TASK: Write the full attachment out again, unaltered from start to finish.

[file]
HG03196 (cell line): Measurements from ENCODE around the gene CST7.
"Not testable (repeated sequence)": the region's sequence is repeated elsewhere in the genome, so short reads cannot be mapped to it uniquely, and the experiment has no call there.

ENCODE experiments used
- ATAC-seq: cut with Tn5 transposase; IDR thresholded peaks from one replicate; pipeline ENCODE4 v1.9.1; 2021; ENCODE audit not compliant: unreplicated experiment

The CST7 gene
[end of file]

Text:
HG03196 (cell line): Measurements from ENCODE around the gene CST7.
"Not testable (repeated sequence)": the region's sequence is repeated elsewhere in the genome, so short reads cannot be mapped to it uniquely, and the experiment has no call there.

ENCODE experiments used
- ATAC-seq: cut with Tn5 transposase; IDR thresholded peaks from one replicate; pipeline ENCODE4 v1.9.1; 2021; ENCODE audit not compliant: unreplicated experiment

The CST7 gene